In Hagar’s Daughter, Hopkins trots out the most degraded type in America’s best-selling plantation fiction—the superstitious, buxom, turbaned, ungrammatical, log-footed, coal-black mammy. She intends not to ridicule but to insist that black women form the moral backbone of American society. Male characters are redeemed in direct reciprocation to the women’s feminine principles of maternity, cooperation, spirituality, compassion, and humility.

Communicating to readers of varying literacies, tastes, intellects, and classes required sophisticated aesthetic references. Elements of every nineteenth century literary production surface in Hopkins’s serials: romances, sentimental fiction, historical fiction, domestic novels, the gothic, the tale of the tragic mulatto, the detective story, plantation novels, fugitive slaves’ autobiographies, and melodrama. She spices these with scenarios from journalistic accounts of phrenology, spirit-rapping, mesmerism, reincarnation, telepathy, and clairvoyance.

Hopkins applied these forms in a variety of ways. She was not averse to taking material from other sources—for example, directly lifting elements of the plot of Hagar’s Daughter from William Wells Brown’s Clotel: Or, The President’s Daughter (1853). On the other hand, she introduces a rare extended depiction of a male mulatto with her hero Reuel Briggs in Of One Blood. With her contemporaries Frances Ellen Watkins Harper, Victoria Earle Matthews, and Emma Dunham Kelley, Pauline Hopkins allied popular fiction and social action. She is remembered as a major innovator of early African American fiction.

Bibliography

(Great Authors of World Literature, Critical Edition)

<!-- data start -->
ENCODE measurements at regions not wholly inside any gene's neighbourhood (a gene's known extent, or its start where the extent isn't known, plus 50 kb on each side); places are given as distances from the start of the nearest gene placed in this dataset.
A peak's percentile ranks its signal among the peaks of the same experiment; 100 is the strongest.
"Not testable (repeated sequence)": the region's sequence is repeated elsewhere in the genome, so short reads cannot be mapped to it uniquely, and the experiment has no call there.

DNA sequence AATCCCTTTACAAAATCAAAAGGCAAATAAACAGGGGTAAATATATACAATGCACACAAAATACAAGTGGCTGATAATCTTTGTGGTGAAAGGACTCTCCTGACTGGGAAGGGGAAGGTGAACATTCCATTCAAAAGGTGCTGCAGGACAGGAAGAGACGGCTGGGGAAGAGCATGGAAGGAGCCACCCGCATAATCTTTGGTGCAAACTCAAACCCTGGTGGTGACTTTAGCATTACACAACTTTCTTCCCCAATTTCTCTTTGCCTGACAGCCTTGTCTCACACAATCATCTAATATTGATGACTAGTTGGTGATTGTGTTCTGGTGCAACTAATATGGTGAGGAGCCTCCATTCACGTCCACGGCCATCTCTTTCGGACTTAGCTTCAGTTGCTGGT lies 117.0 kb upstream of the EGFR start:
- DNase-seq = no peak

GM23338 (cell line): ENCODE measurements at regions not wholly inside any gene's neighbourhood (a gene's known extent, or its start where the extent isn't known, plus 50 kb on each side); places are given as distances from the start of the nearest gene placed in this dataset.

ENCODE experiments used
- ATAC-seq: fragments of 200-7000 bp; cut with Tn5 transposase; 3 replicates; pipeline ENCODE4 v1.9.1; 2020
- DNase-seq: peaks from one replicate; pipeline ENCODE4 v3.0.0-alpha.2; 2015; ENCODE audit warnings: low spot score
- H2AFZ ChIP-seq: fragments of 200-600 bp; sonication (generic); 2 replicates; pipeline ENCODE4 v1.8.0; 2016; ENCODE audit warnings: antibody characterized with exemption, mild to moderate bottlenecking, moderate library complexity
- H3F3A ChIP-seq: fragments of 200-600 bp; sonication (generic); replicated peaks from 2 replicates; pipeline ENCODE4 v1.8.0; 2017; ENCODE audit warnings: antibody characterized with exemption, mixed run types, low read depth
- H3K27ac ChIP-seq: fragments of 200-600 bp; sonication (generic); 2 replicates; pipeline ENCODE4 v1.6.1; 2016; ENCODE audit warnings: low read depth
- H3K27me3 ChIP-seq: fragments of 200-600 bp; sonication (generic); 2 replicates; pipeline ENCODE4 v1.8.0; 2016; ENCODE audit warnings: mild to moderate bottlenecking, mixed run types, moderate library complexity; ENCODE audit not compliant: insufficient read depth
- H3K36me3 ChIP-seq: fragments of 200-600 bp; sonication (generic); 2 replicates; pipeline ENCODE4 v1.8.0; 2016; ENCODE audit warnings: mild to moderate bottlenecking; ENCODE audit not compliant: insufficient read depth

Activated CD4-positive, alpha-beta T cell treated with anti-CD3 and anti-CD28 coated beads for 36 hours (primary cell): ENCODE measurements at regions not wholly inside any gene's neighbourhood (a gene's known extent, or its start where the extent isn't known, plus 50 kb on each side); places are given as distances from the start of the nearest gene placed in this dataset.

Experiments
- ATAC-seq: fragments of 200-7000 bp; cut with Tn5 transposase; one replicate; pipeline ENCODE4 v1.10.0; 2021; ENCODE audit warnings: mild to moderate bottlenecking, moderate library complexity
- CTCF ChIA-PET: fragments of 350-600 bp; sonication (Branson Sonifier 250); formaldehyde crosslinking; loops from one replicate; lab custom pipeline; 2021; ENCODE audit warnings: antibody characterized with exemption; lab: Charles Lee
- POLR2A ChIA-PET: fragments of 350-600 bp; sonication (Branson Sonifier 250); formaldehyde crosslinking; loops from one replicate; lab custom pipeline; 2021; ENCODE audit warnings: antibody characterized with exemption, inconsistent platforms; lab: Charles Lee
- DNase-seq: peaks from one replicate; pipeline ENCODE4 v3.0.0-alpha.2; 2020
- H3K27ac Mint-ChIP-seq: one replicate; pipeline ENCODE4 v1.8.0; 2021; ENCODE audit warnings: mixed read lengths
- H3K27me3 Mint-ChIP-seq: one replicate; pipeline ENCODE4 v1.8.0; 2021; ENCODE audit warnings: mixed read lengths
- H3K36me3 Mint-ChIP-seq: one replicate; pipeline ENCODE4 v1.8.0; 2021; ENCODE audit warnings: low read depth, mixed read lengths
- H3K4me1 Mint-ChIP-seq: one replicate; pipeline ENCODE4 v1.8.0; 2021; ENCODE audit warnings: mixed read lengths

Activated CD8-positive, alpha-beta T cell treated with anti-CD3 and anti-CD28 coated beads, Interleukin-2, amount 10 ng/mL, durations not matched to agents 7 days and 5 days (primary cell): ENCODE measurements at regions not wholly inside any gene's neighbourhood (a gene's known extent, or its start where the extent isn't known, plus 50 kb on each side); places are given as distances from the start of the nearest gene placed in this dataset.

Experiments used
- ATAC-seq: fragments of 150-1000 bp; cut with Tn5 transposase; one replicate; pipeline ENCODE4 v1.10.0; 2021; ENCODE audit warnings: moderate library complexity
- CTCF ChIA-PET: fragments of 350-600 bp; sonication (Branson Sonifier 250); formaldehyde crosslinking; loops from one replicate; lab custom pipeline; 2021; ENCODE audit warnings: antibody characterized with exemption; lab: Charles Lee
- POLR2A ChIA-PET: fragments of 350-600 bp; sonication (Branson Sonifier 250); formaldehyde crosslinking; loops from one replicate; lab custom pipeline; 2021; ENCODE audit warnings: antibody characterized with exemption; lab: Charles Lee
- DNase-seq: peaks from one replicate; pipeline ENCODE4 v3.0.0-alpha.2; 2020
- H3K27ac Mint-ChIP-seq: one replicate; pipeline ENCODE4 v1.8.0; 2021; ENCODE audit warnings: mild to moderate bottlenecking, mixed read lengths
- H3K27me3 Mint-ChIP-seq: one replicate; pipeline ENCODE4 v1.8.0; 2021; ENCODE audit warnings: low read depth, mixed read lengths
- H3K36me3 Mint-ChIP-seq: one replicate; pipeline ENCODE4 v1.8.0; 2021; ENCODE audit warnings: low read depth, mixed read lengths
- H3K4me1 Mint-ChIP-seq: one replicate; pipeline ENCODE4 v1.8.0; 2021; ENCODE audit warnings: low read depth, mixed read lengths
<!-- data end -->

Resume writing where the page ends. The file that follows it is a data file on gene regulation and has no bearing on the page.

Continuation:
Allen, Carol. Black Women Intellectuals: Strategies of Nation, Family, and Neighborhood in the Works of Pauline Hopkins, Jessie Fauset, and Marita Bonner. New York: Garland, 1998. From the series Studies in African American History and Culture. Includes bibliographical references and an index.

Ammons, Elizabeth. Conflicting Stories: American Writers at the Turn into the Twentieth Century. New York: Oxford University Press, 1991. Discusses all three of Hopkins’s serialized novels.

Baker, Houston A. Workings of the Spirit: The Poetics of Afro-American Women’s Writing. Chicago: University of Chicago Press, 1991. Discusses Contending Forces.

Brooks, Gwendolyn. Afterword to Contending Forces, by Pauline Hopkins. Carbondale: Southern Illinois University Press, 1978. An essay by a major African American writer.

Carby, Hazel V. Reconstructing Womanhood: The Emergence of the Afro-American Woman Novelist. New York: Oxford University Press, 1987. Provides detailed analyses of the pedagogic, cultural, and political functions of Hopkins’s novels.

DuCille, Ann. The Coupling Convention: Sex, Text, and Tradition in Black Women’s Fiction. New York: Oxford University Press, 1993. Discusses marriage and sexuality in the novels of Hopkins and Frances E. W. Harper.

Gabler-Hover, Janet. Dreaming Black/Writing White: The Hagar Myth in American Cultural History. Lexington: University Press of Kentucky, 2000. Examines Hagar’s Daughter.

Gruesser, John Cullen, ed. The Unruly Voice: Rediscovering Pauline Elizabeth Hopkins. Urbana: University of Illinois Press, 1996. With an introduction by Nellie Y. McKay and an afterword by Elizabeth Ammons.

Shockley, Ann. “Pauline Elizabeth Hopkins: A Biographical Excursion into Obscurity.” Phylon 33 (Spring, 1972). A biographical sketch.

Tate, Claudia. Domestic Allegories of Political Desire: The Black Woman’s Text at the Turn of the Century. New York: Oxford University Press, 1992. Tate sees Hopkins and other post-Reconstruction black women novelists as using domestic plots of marriage, love, and family to address themes of racial, sexual, political, and personal desire.

Wallinger, Hanna. Pauline E. Hopkins: A Literary Biography. Athens: University of Georgia Press, 2005. An in-depth study of Hopkins’ life and career, as well as her concepts of race, gender and class, and her relationships with fellow writers.